Design festivals need to leave a lasting legacy for design

Next week’s Milan furniture fair looms for those in interiors, a blend of commerce and culture that is always inspiring.

But for the wider UK creative community bigger things are brewing for design, with Scotland’s long-awaited Six Cities programme due to kick off in May and the London Design Festival team setting out their stall for September, having secured new funding from the London Development Agency. Meanwhile, the joint One North East/ Design Council venture, Designs of the Time, trundles on in Newcastle/Gateshead.

So what’s to be gained from all this? The focus on design is welcome, but only those with a lasting outcome have real value. There is no doubt, for example, that had the LDF fallen on the sword of the LDA following its review last year, London would still be celebrating design in September. The 100% Design show and its attendant events are fixtures in the international calendar and the new Tent showcase, planned for the Old Truman Brewery complex in the East End, promises to bring newer talents to the fore.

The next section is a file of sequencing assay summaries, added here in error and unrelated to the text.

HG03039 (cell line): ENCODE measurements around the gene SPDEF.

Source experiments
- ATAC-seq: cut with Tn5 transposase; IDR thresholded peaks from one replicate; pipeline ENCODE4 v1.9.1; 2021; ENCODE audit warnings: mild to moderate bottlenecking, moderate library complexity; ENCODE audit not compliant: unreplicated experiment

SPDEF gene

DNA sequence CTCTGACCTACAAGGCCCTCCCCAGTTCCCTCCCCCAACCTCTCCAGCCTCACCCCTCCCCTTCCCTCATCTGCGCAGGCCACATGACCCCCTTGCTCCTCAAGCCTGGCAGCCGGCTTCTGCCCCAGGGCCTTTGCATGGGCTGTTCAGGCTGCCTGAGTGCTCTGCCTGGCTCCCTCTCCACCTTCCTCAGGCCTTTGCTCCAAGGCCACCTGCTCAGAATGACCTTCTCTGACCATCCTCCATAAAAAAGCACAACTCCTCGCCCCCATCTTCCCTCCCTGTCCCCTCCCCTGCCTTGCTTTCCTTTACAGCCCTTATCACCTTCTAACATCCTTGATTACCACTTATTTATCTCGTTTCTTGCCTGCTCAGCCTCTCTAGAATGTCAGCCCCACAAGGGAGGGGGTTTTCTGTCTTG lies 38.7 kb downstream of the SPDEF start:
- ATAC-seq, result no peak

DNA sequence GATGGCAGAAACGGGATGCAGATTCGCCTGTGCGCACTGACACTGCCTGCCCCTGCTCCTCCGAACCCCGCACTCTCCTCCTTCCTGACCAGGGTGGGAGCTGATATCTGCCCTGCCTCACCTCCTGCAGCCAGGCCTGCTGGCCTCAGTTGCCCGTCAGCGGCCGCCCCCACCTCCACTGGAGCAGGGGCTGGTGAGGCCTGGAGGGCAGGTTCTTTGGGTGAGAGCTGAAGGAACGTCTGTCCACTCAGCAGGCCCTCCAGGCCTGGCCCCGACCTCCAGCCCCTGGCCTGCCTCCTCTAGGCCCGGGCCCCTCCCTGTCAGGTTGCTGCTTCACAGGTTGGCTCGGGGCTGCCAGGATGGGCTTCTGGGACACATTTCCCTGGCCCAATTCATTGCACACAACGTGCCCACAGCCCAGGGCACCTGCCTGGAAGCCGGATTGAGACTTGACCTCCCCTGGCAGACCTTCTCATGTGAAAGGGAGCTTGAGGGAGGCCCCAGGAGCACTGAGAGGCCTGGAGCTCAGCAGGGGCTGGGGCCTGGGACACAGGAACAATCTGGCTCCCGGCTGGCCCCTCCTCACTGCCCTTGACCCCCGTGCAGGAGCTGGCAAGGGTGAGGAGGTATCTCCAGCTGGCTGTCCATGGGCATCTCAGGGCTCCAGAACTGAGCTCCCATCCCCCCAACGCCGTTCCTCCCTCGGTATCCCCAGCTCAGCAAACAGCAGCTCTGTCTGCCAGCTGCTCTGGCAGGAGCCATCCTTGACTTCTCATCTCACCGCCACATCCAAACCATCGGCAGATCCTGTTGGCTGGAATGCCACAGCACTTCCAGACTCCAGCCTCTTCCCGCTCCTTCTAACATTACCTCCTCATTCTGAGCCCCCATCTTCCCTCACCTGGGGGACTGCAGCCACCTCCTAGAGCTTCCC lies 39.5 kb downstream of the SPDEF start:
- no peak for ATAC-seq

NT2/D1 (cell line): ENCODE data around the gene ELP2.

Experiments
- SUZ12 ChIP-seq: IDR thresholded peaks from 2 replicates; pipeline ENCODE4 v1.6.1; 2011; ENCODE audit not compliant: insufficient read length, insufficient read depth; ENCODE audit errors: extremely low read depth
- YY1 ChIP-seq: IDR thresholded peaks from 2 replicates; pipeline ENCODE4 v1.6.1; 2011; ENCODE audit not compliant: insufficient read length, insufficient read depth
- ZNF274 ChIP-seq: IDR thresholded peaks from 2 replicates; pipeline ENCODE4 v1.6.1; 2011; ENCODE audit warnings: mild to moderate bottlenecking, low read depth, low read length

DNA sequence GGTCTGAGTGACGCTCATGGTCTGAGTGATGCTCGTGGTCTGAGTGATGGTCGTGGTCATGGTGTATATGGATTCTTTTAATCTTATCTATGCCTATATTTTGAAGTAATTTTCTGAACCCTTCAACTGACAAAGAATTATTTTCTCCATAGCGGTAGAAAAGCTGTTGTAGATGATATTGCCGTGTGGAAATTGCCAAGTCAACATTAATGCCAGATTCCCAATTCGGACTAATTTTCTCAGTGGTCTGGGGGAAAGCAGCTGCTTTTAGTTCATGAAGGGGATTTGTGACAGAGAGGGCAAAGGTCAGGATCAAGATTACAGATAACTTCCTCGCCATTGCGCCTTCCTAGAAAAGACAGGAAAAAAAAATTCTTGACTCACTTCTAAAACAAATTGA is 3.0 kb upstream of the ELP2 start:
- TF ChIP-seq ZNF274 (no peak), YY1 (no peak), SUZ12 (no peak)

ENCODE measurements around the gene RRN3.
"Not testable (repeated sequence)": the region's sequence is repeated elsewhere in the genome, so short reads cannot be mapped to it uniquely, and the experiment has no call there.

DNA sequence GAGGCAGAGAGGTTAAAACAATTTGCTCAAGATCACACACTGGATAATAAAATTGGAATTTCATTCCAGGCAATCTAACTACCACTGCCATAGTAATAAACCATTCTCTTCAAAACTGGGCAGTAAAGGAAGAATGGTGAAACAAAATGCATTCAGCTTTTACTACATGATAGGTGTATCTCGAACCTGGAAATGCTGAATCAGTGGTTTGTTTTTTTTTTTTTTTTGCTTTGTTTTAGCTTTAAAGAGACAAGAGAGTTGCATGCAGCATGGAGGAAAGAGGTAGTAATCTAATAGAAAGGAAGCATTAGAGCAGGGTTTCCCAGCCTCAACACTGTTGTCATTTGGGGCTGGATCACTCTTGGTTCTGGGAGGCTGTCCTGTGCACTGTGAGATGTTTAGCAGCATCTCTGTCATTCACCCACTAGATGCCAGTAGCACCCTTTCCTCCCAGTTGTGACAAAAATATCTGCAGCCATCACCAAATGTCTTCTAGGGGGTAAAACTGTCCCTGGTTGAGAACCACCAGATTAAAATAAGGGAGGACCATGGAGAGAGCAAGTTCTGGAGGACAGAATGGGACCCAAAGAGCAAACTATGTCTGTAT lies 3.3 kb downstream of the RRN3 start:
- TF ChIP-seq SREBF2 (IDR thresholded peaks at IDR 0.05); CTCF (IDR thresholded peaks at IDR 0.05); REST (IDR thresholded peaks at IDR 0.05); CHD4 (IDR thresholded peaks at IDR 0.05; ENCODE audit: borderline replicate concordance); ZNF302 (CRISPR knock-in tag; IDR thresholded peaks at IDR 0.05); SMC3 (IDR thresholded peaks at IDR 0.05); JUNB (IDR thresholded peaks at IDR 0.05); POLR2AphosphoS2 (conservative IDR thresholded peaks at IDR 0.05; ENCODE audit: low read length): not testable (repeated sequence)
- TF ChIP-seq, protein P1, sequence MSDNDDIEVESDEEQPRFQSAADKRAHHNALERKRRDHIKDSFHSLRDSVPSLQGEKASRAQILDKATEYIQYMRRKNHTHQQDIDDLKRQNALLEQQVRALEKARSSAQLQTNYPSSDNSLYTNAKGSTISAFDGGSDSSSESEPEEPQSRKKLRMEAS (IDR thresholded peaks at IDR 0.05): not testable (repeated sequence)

It’s best though when festival organisers bring together clients and designers, or designers across disciplines, and this is where Six Cities looks set to score. With the backing of Scotland’s First Minister Jack McConnell, plans such as the ‘double bills’ promise to leave a legacy for design locally.

But there must be a bigger idea. When the LDF kicked off in 2003 it had the ill-fated World Creative Forum at its heart, styled on economic think-tank Davos. Now Miami and San Francisco are staging world events to promote creativity.

So what of London’s chances? The latest bid comes from Ravi Naidoo, organiser of Cape Town’s Design Indaba, who has helped put South Africa on the design map. He is exploring a ‘summit’ for London in 2008 that would push sustainability through design with real outcomes that work globally. If it comes off, that would be a real breakthrough, with everyone a winner.

Lynda Relph-Knight

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